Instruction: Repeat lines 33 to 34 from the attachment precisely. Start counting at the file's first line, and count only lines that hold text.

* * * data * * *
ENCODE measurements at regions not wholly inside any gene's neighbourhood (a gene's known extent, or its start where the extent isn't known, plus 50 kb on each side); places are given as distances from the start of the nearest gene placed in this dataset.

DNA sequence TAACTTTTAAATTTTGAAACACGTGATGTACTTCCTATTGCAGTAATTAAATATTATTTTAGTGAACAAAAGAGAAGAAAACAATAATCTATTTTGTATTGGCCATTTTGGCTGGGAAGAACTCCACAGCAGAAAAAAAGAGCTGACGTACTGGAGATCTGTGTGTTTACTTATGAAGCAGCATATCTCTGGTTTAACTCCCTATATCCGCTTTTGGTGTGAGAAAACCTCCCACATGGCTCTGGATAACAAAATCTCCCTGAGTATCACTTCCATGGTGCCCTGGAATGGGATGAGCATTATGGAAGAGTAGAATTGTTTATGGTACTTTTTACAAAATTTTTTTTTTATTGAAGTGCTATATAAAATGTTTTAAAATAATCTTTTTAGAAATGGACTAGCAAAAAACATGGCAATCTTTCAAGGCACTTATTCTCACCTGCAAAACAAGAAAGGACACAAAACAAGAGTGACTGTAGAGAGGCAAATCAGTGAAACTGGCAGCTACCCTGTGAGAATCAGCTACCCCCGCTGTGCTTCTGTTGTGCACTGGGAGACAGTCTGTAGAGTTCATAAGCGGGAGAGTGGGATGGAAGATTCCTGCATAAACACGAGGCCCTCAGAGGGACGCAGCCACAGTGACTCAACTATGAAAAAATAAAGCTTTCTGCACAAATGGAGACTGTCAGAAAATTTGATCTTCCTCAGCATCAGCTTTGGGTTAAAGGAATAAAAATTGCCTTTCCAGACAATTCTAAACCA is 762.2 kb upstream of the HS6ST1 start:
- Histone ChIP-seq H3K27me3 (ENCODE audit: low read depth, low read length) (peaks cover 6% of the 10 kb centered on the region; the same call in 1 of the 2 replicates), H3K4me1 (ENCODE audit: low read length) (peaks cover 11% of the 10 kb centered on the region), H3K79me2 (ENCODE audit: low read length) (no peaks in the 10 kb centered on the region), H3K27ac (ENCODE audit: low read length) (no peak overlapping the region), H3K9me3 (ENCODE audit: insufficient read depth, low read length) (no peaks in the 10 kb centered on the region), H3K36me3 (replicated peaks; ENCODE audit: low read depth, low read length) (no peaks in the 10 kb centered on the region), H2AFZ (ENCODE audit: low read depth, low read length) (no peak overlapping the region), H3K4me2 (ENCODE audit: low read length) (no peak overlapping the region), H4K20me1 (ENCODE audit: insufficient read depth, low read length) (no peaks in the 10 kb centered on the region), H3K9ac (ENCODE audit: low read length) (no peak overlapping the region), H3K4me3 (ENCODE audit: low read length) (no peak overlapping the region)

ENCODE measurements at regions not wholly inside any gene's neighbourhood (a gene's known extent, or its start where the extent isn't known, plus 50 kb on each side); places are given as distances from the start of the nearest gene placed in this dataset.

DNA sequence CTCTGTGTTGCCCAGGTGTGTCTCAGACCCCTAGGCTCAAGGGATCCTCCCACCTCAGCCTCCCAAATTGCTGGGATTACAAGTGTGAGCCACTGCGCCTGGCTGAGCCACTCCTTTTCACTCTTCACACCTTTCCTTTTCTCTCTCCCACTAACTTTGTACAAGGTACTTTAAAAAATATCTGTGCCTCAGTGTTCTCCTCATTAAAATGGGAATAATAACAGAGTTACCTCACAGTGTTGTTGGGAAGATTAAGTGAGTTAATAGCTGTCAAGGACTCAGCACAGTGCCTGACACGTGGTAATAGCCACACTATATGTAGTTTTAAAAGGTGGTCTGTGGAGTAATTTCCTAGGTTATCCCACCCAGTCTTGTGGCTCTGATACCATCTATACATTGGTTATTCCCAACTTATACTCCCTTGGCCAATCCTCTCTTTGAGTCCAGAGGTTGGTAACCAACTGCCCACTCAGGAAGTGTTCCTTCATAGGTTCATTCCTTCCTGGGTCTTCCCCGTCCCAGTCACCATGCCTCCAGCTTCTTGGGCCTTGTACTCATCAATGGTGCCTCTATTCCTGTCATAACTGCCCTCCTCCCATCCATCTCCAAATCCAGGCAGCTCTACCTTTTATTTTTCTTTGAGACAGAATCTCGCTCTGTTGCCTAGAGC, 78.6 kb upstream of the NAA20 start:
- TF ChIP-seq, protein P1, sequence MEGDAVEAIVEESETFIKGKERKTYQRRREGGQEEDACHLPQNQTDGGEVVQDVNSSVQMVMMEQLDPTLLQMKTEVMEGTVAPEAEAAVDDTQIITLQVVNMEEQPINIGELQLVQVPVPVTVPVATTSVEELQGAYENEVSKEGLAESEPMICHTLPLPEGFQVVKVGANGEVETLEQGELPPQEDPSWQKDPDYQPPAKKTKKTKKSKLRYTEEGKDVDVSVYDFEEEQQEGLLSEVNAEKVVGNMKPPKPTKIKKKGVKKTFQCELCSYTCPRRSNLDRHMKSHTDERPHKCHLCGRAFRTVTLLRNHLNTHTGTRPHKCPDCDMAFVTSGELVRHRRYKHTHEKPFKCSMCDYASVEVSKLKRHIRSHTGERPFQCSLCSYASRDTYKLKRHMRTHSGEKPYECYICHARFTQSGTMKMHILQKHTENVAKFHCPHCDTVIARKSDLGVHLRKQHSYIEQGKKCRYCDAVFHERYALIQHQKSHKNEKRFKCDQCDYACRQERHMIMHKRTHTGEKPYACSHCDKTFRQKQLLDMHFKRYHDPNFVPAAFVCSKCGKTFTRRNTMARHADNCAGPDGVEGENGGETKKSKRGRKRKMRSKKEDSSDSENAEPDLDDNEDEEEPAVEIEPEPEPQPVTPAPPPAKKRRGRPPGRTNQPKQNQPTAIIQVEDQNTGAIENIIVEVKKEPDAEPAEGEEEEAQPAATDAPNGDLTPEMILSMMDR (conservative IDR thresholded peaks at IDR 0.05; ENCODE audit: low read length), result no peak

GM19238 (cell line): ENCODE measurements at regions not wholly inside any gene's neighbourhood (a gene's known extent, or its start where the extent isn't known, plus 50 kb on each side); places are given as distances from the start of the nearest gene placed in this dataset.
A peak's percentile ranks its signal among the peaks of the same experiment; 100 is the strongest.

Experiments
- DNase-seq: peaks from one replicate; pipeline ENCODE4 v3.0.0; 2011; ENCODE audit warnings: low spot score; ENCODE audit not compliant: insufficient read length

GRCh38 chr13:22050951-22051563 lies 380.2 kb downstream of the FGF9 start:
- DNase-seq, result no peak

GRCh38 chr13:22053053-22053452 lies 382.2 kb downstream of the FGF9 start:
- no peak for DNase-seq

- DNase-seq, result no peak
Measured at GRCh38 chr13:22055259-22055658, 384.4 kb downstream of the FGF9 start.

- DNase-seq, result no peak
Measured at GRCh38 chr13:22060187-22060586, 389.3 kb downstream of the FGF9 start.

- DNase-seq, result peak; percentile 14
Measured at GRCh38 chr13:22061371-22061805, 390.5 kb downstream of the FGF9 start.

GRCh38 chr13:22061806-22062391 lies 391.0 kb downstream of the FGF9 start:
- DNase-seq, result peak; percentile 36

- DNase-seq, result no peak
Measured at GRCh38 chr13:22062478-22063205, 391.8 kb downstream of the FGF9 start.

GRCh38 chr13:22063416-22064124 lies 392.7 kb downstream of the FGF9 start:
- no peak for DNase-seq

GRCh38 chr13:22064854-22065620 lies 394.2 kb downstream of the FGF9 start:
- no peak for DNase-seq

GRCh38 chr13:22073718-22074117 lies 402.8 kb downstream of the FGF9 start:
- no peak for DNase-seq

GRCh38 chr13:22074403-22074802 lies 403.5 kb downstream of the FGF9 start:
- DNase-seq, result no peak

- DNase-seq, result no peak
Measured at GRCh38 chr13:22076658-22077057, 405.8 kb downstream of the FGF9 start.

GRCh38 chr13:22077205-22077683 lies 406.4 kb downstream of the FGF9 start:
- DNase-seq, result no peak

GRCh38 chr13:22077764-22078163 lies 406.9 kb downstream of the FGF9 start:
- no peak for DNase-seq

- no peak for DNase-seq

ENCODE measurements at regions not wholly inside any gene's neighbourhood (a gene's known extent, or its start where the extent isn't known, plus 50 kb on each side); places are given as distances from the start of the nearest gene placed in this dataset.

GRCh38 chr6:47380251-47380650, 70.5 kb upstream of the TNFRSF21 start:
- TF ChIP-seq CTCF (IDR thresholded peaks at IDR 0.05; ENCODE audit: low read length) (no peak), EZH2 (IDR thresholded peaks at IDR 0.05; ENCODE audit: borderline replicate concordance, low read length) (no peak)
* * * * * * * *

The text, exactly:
- DNase-seq, result no peak
Measured at GRCh38 chr13:22076658-22077057, 405.8 kb downstream of the FGF9 start.